Chandeliers are supposed to be spectacular. Originally produced to light large spaces, from churches to palaces, they have traditionally been made of brass, then crystal. Modern chandeliers are something else: several makers are experimenting with fibre optics, creating delicate forms like melting lattices of ice. LED lights make them lightweight and easy to combine with other materials for different effects.
1 Margaret O'Rorke's forms look like the curls of a wave or feathers blowing in the wind. Made to commission in porcelain, which is anti-static, they can be washed and blown dry with a hairdryer (01865 771653; castlight.co.uk).
2 Madeleine Boulesteix mixes "kitchenalia", from cutlery to cups, jelly moulds to jam jars, with crystals and pearls. Medium or large one-off pieces from £550; six-cup chandeliers from £735 (020 7737 8171; madeleine boulesteix.co.uk).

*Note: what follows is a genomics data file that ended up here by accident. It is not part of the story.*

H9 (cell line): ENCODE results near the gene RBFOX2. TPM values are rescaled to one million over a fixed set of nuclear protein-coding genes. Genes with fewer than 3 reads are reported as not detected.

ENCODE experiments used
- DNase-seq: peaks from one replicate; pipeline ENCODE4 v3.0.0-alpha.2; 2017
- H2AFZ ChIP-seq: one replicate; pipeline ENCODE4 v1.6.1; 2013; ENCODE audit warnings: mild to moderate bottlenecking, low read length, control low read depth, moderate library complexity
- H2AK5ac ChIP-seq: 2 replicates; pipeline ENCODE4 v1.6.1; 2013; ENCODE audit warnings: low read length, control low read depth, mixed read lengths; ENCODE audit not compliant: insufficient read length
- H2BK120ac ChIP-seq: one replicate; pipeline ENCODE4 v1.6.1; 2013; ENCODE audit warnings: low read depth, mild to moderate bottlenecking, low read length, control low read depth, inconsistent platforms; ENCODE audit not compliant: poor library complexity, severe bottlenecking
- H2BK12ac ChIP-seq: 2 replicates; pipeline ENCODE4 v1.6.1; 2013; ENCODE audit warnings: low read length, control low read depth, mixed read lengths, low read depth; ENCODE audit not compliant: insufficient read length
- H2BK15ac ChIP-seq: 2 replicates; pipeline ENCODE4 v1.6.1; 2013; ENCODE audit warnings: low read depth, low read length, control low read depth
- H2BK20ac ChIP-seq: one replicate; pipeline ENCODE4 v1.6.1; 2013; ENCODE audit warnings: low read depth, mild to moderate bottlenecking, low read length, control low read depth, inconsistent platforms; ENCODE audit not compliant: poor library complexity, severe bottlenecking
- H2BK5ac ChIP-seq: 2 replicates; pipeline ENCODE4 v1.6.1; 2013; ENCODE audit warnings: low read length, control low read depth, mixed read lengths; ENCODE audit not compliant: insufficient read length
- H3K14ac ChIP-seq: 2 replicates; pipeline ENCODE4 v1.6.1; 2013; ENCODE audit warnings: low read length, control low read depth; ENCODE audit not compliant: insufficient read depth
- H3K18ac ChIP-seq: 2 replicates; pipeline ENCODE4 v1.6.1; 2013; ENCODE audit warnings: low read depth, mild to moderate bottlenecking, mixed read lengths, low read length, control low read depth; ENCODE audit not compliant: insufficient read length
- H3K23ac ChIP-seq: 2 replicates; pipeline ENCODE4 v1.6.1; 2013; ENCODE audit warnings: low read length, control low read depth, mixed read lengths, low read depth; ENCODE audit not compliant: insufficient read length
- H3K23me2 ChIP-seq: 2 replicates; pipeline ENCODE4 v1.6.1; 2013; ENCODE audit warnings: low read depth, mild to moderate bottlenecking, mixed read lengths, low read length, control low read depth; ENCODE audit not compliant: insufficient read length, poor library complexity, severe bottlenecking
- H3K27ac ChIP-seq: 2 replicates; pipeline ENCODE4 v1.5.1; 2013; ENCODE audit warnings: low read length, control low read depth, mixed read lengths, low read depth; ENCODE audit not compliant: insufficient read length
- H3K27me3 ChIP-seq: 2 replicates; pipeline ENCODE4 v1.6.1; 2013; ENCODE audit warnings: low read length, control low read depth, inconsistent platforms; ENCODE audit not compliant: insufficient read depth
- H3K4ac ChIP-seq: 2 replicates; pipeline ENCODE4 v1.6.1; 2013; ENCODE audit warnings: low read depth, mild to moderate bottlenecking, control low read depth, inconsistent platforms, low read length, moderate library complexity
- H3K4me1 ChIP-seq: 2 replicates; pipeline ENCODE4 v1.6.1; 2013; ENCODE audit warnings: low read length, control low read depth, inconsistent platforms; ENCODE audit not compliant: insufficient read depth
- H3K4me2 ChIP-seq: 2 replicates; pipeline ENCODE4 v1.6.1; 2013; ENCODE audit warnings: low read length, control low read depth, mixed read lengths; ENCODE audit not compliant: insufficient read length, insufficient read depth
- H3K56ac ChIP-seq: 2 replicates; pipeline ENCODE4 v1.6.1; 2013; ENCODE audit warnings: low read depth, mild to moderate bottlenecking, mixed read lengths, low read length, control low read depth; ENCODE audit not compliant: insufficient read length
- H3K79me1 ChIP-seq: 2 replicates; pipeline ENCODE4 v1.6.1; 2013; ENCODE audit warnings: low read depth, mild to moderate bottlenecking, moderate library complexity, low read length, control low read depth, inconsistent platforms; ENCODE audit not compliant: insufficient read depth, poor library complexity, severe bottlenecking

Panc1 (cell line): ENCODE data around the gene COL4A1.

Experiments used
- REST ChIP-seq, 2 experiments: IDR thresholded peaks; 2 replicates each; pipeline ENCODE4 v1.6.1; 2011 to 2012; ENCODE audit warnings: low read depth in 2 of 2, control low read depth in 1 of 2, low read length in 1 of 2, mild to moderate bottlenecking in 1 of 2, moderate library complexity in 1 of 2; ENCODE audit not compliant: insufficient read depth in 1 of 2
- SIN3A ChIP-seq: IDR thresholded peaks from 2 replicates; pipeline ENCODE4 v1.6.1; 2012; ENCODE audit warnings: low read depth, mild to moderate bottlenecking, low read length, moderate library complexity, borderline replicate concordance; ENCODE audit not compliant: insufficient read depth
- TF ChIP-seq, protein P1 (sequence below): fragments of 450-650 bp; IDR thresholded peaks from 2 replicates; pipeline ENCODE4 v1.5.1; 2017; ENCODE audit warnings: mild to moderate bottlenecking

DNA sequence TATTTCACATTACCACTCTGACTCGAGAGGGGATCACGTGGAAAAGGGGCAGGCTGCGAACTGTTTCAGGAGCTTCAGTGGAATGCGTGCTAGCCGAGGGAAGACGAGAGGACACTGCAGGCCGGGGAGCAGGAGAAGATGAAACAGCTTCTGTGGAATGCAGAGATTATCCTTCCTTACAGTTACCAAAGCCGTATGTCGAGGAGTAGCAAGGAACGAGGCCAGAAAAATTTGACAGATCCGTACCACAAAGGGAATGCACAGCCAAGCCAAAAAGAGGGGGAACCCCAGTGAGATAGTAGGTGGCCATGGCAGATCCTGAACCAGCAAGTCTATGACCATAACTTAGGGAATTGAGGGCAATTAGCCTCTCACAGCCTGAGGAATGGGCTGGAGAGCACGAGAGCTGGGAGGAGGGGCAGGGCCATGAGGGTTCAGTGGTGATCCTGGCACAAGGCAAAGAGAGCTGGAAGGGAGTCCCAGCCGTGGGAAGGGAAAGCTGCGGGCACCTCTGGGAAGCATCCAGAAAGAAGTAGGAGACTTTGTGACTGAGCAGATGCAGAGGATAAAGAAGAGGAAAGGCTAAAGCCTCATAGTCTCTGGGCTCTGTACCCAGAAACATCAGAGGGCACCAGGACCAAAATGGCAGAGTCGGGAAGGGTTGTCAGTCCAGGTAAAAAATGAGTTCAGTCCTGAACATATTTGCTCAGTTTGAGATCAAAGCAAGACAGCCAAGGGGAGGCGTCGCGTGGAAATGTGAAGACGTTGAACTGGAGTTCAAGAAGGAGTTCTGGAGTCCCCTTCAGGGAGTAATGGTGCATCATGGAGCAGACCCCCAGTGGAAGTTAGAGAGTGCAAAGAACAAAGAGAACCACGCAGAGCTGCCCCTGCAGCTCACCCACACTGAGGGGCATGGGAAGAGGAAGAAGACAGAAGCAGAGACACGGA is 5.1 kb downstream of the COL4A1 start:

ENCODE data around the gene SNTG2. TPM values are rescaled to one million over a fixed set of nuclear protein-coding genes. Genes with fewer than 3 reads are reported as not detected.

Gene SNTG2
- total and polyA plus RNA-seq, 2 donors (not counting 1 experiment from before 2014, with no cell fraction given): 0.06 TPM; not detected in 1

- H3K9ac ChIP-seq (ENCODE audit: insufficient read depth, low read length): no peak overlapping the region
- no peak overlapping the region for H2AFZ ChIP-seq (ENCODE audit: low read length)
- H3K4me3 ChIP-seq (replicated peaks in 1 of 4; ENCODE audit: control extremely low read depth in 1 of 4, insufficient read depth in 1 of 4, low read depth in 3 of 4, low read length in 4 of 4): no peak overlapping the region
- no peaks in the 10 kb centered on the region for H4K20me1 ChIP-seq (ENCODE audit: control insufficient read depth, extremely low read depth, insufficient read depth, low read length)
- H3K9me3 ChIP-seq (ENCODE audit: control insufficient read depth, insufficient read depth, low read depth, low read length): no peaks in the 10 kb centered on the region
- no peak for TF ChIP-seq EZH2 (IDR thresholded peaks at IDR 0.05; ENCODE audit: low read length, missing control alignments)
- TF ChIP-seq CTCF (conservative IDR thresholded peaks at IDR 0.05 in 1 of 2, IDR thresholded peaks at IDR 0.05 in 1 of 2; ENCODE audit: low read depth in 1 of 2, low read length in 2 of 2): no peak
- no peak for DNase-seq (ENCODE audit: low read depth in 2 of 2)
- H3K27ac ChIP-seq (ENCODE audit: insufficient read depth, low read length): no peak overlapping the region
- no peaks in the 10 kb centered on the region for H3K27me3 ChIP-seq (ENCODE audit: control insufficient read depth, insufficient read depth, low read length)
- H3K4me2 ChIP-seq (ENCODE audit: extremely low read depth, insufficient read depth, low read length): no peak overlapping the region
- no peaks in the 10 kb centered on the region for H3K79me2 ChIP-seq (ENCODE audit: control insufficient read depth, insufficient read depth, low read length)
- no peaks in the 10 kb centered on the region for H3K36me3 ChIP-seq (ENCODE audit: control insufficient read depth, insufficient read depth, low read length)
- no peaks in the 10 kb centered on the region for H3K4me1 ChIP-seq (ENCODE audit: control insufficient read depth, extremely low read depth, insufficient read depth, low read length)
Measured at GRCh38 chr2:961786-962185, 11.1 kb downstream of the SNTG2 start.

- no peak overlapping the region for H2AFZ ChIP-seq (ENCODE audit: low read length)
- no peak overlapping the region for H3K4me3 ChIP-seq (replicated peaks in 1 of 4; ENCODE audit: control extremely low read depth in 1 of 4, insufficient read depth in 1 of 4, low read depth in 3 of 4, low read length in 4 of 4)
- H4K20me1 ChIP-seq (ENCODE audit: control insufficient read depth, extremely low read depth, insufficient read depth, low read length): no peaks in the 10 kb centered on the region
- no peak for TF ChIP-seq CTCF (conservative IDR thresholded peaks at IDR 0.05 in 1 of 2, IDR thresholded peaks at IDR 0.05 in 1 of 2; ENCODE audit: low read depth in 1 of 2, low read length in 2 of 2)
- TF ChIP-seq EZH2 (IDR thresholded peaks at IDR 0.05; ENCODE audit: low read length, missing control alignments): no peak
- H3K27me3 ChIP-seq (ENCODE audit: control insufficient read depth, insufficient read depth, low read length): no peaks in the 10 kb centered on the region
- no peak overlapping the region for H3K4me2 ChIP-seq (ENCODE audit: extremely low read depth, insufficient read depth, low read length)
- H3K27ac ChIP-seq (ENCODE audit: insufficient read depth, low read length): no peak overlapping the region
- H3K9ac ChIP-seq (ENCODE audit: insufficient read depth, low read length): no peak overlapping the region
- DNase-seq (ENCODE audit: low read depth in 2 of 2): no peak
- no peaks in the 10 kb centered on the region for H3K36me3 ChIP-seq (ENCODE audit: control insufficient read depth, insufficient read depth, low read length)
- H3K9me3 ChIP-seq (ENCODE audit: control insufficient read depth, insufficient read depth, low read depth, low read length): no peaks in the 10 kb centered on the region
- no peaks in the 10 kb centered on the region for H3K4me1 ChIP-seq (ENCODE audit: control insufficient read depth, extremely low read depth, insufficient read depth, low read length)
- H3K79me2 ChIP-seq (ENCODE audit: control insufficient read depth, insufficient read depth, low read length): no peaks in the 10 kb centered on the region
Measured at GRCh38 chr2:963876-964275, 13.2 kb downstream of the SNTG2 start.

3 James Lethbridge's botanically inspired glass chandeliers include Starfire (pictured); Physalia, based on a jellyfish, and Serpentine, which draws on snakes and pollen balls. His prices include installation (07867521375; jameslethbridgeglass.com).
4 Aline Johnson is inspired by the leaf canopies of Hampstead Heath and by what she finds on Dorset beaches. She has a range of very art deco-feel lights made of delicate long fringes of glass, like Twenties flappers' dresses (07775 616868; alinejohnson.co.uk).
5 Stuart Haygarth makes dazzling chandeliers from unwanted objects. Spectacle is made from thousands of pairs of discarded prescription glasses, while Drop (pictured) is made from old bottles reclaimed from the Thames (020 7503 4142; stuarthaygarth.com).
6 Georgia Scott's designs, like gently waving fronds of clear seaweed, are made to order to any size. The LEDs give a gentle light, use little power and are long lasting. From £1,200 (07709 624244; georgiascott.com).